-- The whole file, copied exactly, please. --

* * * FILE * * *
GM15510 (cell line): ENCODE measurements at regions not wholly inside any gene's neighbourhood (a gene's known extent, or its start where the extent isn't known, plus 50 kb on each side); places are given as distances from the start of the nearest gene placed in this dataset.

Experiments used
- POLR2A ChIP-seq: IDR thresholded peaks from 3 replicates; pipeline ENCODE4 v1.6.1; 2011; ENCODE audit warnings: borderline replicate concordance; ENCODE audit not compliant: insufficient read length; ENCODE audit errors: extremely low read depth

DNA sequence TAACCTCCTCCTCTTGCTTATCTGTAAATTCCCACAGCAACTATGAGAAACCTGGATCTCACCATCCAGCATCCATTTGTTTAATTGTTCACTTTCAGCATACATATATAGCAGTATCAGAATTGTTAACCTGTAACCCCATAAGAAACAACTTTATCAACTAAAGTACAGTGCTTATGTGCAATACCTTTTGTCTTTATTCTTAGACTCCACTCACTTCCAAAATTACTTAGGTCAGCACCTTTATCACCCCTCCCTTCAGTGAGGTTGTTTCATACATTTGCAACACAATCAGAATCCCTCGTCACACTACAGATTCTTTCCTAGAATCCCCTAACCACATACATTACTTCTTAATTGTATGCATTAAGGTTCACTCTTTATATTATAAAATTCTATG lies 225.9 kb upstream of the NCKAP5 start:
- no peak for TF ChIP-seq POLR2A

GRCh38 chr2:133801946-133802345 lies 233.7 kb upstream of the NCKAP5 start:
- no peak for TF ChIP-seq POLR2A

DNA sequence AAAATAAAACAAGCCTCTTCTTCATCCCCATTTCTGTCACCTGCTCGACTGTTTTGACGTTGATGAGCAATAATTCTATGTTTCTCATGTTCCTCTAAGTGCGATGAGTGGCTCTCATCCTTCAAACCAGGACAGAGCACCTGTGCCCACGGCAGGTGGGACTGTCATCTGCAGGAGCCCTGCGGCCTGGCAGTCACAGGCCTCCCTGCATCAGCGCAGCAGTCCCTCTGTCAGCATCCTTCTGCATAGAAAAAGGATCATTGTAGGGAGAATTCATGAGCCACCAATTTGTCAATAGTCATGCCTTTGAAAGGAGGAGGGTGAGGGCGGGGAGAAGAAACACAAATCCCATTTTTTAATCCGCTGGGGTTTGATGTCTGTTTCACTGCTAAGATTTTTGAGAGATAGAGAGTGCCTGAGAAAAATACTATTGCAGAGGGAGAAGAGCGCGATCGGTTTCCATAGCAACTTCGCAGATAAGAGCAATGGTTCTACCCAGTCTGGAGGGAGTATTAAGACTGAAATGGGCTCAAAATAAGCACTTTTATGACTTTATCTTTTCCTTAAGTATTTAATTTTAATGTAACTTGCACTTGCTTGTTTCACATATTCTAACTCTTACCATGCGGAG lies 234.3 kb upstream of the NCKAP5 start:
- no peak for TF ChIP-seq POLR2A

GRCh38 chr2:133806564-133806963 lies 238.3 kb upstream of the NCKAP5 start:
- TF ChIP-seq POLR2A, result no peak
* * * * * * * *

GM15510 (cell line): ENCODE measurements at regions not wholly inside any gene's neighbourhood (a gene's known extent, or its start where the extent isn't known, plus 50 kb on each side); places are given as distances from the start of the nearest gene placed in this dataset.

Experiments used
- POLR2A ChIP-seq: IDR thresholded peaks from 3 replicates; pipeline ENCODE4 v1.6.1; 2011; ENCODE audit warnings: borderline replicate concordance; ENCODE audit not compliant: insufficient read length; ENCODE audit errors: extremely low read depth

DNA sequence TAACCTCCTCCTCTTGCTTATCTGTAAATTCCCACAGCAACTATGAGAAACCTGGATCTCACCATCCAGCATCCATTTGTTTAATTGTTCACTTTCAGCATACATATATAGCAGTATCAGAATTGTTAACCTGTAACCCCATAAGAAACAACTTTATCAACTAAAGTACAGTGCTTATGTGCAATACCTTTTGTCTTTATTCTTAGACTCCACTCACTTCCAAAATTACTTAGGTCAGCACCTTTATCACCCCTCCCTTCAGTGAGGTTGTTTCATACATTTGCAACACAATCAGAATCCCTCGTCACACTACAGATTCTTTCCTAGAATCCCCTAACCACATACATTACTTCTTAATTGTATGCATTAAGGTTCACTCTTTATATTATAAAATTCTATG lies 225.9 kb upstream of the NCKAP5 start:
- no peak for TF ChIP-seq POLR2A

GRCh38 chr2:133801946-133802345 lies 233.7 kb upstream of the NCKAP5 start:
- no peak for TF ChIP-seq POLR2A

DNA sequence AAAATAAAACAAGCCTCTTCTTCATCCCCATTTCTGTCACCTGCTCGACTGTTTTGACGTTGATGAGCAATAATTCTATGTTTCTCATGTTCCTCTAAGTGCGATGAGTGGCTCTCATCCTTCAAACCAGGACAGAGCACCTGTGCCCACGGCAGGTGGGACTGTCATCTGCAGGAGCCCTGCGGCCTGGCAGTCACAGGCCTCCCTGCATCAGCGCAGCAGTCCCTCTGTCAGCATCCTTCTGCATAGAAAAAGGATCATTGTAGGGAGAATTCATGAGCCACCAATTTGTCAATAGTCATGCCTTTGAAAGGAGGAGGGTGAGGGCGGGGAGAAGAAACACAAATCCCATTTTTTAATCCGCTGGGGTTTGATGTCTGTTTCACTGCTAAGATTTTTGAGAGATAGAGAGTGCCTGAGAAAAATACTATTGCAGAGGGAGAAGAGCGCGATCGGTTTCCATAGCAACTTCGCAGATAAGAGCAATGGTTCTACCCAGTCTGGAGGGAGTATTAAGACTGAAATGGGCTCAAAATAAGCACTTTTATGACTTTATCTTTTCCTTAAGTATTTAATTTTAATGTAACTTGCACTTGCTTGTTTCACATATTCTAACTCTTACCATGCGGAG lies 234.3 kb upstream of the NCKAP5 start:
- no peak for TF ChIP-seq POLR2A

GRCh38 chr2:133806564-133806963 lies 238.3 kb upstream of the NCKAP5 start:
- TF ChIP-seq POLR2A, result no peak